First of all, puberty got rolling a good 3 years before you actually got your period and continued to fine-tune for a few years after. (Remember all those years of feeling more like a moody alien than a normal teenager?) The transition out of child-bearing mode takes its time as well, with just as many mood swings. About 10 years, and you might even start feeling the symptoms of hormonal shifts in your 30s.

The complexity comes from the fact that these processes involve much more than just your 2 female hormones.

All the glands of the endocrine system work in concert. (Skip the green box if you’re already familiar with this system.)

Endocrine System

The Endocrine System – Click on the image for easier reading

If other aspects of your endocrine system’s out of whack, your sex hormones won’t be able to do their job properly. (Which impacts periods & pregnancy as well as perimenopause.)

When your sex hormone production begins to wane in your 40s, the other hormones change their tune to create a new harmony. Generally, that interplay happens most dramatically with the thyroid and adrenals. If those two musicians aren’t feeling their best: the perils of perimenopause.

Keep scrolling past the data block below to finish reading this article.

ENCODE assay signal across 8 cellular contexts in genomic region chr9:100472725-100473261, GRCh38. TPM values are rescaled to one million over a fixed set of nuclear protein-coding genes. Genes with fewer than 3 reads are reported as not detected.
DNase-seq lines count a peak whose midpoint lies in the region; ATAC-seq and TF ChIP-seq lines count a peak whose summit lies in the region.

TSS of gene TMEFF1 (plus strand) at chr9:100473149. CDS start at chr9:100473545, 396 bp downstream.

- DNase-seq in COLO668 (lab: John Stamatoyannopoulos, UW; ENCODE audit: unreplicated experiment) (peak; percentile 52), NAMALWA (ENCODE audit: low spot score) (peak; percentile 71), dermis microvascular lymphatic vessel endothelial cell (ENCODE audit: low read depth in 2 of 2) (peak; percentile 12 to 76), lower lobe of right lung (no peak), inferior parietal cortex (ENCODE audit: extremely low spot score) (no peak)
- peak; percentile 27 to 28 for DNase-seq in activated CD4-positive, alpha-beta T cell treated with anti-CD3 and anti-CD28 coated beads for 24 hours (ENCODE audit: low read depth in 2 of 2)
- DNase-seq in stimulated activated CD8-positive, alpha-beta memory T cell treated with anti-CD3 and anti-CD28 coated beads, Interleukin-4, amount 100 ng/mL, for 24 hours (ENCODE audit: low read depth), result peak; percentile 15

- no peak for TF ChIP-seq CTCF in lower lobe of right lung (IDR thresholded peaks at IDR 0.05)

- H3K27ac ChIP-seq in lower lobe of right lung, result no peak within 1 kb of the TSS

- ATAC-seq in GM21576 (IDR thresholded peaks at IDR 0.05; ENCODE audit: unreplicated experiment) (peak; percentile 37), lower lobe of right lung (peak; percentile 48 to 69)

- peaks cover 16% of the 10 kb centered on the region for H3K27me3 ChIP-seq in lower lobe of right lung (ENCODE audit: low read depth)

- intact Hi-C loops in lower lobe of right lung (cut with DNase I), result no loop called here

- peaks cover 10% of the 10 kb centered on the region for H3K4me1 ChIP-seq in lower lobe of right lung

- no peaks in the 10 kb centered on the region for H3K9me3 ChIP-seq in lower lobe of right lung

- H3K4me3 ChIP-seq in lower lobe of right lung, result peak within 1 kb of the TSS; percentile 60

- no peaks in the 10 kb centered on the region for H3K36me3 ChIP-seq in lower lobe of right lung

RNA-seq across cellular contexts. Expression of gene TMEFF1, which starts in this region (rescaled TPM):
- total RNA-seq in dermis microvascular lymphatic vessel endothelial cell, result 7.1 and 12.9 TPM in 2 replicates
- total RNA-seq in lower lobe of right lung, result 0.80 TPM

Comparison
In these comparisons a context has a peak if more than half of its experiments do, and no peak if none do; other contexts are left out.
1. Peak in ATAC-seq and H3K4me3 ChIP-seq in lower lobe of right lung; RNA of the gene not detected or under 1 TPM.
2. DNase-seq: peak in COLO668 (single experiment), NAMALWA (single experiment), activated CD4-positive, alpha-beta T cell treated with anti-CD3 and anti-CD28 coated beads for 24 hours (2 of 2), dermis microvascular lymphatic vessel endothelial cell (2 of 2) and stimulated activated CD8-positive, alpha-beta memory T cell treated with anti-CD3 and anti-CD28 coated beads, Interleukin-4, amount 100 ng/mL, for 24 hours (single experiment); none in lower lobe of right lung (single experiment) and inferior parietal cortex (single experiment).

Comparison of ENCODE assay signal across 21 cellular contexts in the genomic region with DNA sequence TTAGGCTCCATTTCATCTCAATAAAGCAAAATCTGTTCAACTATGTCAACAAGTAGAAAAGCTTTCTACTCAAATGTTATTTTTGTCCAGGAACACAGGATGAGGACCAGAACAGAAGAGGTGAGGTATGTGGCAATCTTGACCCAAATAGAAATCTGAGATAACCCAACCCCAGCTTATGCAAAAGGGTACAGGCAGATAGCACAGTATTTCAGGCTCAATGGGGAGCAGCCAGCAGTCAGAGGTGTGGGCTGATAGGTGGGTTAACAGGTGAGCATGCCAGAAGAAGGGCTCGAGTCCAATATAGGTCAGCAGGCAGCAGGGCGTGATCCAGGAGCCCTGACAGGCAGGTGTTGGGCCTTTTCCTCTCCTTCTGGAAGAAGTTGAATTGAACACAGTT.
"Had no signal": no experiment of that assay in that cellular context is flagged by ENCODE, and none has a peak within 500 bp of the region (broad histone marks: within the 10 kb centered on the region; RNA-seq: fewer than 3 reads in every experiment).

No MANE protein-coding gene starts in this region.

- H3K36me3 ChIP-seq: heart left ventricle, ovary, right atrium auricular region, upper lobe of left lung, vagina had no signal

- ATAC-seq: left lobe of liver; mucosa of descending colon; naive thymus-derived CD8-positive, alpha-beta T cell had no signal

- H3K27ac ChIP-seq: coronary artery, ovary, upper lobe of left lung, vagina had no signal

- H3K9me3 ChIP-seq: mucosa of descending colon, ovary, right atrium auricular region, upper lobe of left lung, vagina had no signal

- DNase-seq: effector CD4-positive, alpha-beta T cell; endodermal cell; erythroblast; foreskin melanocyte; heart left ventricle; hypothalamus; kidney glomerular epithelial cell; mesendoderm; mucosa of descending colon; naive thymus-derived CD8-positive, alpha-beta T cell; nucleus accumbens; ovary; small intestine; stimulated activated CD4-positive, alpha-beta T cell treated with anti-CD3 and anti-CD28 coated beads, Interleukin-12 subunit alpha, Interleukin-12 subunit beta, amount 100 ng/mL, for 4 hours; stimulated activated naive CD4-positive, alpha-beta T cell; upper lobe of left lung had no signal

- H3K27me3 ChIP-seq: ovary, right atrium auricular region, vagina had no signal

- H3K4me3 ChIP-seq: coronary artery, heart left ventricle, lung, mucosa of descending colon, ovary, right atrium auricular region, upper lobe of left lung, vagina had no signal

The key players in this crazy dance:

Cortisol (from the adrenals) gets into action to keep you safe and able to cope during occasional times of strife. It keeps you alert to potential danger and ready to make a hasty retreat if necessary.

Unfortunately, we’ve set up our lifestyles in such a way as to keep that state of emergency going constantly. (To read more about this concept, click here.)

When stress gets the best of you, or you can’t get out of bed in the morning, that’s cortisol out of whack.

On the other hand, you know that elated mood you’re in about a week after your period, like someone lifted a veil? You know the peaceful, blissful state, like you’ve never looked or felt better than in your 2nd trimester of pregnancy? That’s progesterone at work.